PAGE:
And as there could never have been 2. Cite a passage from Mr. Mal- any doubt whether we should learn thus's Political Economy, p. 59. this from what Mr. Malthus terms "If we are told that the wages of the real value, and that we should day-labour in a particular country not learn it from what he terms the are, at the present time, four-pence money value,-Mr. Malthus may be a-day, or that the revenue of a par- assured that there never can have ticular Sovereign, 700 or 800 years been any dispute raised on that ago, was 400,0001. a-year; these point. The true dispute is—whestatements of nominal value convey ther, after having learned that the no sort of information respecting the laborer lived in American plenty, we condition of the lower class of people shall have at all approximated to the in the one case, or the resources of appreciation of his wages as to real the sovereign in the other. Without value: this is the question: and it is further knowledge on the subject, plain that we shall not. What matwe should be quite at a loss to say, ters it that his wages gave him a whether the labourers in the country great deal of corn, until we know mentioned were starving or living in whether corn bore a high or a low great plenty ; whether the king in value ? A great deal of corn at a question might be considered as hav, high value implies wages of a high ing a very inadequate revenue, or value ; but a great deal of corn at whether the sum mentioned was so a low value is very consistent with great as to be incredible. * It is wages at a low value. Money wages, quite obvious that in cases of this it is said, leave us quite in the dark kind, and they are of constant recur- as to real value. Doubtless : nor are rence, the value of wages-incomes we at all the less in the dark for -or commodities estimated in the knowing the corn wages-the milk precious metals will be of little use wages-the grouse wages, &c. Given to us alone. What we want further the value of corn, given the value of is some estimate of a kind which milk, given the value of grouse, we may be denominated real value in shall know whether a great quantity exchange, implying the quantity of of those articles implies a high value the necessaries and conveniences of or is compatible with a low value in life which those wages—incomes—or the wages which commanded them: commodities will enable the possessor but, until that is given, it has been of them to command.”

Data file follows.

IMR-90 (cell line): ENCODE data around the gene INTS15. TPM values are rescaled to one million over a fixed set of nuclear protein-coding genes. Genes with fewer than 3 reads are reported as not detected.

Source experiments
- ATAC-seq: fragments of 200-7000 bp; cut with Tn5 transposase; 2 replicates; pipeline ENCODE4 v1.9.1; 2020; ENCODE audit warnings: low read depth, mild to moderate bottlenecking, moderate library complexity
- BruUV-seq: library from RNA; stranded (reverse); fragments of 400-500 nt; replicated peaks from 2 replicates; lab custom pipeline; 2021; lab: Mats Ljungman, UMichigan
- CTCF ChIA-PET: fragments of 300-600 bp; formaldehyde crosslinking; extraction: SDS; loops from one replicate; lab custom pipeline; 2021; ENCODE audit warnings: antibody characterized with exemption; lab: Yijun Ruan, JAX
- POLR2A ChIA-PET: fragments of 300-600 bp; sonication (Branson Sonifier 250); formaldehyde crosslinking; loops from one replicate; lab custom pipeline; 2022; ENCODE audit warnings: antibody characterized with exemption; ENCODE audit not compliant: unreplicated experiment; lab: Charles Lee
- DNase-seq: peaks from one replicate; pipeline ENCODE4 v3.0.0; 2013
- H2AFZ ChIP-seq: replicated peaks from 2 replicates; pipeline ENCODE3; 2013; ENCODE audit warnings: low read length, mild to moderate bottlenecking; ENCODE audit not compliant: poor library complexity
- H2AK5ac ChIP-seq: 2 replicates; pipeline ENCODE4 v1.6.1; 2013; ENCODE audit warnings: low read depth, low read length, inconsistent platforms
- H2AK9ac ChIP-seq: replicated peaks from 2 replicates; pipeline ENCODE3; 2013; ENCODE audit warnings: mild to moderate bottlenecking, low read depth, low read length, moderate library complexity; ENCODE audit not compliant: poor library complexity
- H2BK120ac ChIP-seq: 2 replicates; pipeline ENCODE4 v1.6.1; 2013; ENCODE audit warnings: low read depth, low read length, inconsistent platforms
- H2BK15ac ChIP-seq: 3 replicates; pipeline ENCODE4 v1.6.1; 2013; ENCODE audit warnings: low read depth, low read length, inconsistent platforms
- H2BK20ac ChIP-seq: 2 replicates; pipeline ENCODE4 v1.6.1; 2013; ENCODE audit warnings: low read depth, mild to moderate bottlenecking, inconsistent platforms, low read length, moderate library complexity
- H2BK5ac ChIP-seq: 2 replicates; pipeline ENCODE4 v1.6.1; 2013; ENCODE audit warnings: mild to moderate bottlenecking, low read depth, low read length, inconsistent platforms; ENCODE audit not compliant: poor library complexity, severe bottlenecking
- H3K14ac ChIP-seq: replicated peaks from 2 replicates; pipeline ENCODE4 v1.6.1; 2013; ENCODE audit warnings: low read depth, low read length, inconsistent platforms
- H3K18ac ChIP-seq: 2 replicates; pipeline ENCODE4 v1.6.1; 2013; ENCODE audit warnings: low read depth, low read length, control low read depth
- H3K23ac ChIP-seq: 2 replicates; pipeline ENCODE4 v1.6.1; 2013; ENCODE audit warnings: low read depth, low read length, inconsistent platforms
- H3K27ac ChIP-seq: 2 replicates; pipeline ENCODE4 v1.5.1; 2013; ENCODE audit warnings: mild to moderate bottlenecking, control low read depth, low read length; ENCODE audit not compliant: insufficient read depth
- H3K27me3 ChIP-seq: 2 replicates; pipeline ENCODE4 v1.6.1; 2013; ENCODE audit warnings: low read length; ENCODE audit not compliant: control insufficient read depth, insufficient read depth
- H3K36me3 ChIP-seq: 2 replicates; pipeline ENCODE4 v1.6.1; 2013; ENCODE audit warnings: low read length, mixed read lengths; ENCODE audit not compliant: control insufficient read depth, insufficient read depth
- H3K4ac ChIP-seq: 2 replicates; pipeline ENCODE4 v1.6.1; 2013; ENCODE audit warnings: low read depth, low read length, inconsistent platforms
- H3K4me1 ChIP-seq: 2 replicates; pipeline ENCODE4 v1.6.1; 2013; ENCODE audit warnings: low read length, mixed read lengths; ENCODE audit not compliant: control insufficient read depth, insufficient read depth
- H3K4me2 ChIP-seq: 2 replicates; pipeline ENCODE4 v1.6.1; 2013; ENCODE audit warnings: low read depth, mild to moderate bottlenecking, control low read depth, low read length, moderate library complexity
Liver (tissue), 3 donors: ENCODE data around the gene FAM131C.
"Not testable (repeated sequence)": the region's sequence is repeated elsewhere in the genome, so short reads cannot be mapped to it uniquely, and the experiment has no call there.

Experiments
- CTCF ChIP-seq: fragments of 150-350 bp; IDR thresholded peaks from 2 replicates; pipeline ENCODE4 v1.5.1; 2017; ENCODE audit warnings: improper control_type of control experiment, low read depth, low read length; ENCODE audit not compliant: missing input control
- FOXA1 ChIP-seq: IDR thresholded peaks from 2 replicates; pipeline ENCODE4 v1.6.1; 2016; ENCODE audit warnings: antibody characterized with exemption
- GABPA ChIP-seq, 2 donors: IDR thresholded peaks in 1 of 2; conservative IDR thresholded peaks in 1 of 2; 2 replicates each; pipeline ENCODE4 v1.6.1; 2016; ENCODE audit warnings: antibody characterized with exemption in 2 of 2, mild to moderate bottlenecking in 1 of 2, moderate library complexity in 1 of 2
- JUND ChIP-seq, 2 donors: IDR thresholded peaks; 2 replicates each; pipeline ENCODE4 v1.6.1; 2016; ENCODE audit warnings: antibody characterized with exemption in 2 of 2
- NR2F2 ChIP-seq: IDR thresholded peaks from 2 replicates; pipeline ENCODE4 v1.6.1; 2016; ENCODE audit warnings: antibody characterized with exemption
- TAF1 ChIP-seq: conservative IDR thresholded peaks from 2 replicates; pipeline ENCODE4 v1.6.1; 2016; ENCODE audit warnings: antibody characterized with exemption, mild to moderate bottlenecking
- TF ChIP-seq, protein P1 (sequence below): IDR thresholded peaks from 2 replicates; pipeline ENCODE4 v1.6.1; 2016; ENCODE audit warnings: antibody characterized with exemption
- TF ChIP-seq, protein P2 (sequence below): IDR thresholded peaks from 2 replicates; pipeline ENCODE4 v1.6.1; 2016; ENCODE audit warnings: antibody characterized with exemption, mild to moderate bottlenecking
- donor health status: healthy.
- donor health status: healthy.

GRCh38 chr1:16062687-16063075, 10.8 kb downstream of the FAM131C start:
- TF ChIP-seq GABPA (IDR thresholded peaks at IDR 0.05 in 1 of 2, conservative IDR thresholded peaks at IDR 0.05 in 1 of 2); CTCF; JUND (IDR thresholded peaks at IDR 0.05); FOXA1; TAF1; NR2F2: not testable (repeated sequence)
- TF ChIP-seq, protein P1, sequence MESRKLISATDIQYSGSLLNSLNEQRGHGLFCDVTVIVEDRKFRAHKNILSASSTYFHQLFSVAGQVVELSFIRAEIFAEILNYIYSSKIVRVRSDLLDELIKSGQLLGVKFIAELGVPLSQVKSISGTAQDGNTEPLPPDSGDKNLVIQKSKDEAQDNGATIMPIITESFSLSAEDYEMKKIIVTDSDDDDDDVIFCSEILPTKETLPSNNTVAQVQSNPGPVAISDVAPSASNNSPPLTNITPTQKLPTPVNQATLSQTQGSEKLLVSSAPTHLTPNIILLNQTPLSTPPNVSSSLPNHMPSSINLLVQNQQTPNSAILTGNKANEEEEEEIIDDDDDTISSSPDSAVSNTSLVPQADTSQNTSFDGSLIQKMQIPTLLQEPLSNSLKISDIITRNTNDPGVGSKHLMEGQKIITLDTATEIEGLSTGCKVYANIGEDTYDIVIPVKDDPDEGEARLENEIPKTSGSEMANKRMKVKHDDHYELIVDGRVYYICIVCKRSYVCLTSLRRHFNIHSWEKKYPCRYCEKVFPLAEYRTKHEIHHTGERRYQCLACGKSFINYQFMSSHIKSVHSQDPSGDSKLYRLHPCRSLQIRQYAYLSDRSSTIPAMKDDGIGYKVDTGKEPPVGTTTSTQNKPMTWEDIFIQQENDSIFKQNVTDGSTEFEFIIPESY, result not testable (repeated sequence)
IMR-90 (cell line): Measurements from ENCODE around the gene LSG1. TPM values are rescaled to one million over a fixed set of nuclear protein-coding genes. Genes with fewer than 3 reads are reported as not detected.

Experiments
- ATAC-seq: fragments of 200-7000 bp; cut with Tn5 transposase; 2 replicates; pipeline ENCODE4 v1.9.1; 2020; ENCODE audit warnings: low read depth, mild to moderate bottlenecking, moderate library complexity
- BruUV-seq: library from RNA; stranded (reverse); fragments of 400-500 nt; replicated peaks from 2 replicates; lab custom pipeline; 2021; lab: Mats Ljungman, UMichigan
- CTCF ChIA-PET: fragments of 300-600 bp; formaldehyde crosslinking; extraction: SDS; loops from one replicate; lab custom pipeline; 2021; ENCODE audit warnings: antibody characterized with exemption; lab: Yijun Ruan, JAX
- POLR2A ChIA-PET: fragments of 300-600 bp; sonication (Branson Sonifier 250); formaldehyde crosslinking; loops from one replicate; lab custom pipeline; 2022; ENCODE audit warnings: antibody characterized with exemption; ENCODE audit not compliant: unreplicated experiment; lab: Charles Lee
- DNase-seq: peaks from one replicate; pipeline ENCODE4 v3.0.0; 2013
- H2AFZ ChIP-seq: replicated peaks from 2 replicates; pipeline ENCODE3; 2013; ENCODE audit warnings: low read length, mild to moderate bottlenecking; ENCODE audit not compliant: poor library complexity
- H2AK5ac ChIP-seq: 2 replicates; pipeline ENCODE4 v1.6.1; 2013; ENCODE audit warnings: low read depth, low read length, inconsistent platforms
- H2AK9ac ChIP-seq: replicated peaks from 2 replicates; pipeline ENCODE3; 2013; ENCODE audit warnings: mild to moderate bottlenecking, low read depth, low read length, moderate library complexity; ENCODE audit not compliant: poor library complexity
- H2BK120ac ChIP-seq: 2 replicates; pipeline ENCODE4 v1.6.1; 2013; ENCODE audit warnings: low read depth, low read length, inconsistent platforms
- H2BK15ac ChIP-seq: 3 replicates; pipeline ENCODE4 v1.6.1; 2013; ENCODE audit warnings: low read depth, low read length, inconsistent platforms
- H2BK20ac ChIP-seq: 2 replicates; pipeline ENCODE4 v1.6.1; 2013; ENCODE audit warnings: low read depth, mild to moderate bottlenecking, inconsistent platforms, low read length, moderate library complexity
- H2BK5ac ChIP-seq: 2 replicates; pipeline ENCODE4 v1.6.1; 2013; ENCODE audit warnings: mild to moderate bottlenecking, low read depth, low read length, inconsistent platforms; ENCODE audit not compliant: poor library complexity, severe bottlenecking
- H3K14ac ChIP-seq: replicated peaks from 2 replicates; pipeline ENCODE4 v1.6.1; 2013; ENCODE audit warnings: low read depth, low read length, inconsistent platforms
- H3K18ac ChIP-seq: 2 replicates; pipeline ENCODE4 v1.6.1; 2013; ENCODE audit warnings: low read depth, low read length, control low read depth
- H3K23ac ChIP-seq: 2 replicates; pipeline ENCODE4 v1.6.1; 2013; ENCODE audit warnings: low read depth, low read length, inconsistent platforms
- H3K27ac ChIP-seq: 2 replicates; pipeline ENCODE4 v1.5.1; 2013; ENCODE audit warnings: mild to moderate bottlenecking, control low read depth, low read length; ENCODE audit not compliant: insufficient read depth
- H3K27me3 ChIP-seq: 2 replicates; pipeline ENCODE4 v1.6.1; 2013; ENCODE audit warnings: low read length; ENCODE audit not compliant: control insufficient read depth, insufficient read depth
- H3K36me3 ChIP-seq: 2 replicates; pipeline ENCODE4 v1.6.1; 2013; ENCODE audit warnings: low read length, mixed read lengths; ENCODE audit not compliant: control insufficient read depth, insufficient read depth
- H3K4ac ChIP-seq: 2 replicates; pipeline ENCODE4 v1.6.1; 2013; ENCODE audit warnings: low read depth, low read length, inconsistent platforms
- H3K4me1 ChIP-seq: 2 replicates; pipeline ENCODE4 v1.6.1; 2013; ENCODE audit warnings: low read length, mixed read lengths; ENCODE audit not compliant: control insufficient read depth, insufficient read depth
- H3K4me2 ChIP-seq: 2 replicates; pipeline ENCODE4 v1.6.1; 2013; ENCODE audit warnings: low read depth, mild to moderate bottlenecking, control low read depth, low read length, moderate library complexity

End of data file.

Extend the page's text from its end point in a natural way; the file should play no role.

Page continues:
already shown that the quantity In this passage, over and above alone is an equivocal test – being the radical error about real value, equally capable of co-existing with there is also apparent that confusion high wages or low wages. which has misled so many writers Phil. Why then it passes my combetween value and wealth ; 'a confu- prehension to understand what test sion which Mr. Ricardo first detect- remains of real value, if neither

Hume very reasonably doubts the possibility of William the Conqueror's revenue being 400,0001. a-year, as represented by an ancient historian, and adopted by subse. quent writers.--Note of Mr. Malthus.

money price nor commodity price ex- low from every body's notion of value presses it. When are wages, for ex- that this quantity of B however ample, at a high real value?

small at first must continually inX. Wages are at a high real value crease, if the value of A be supposed when it requires much labor to pro- continually to increase. duce wages; and at a low real value,

X. This may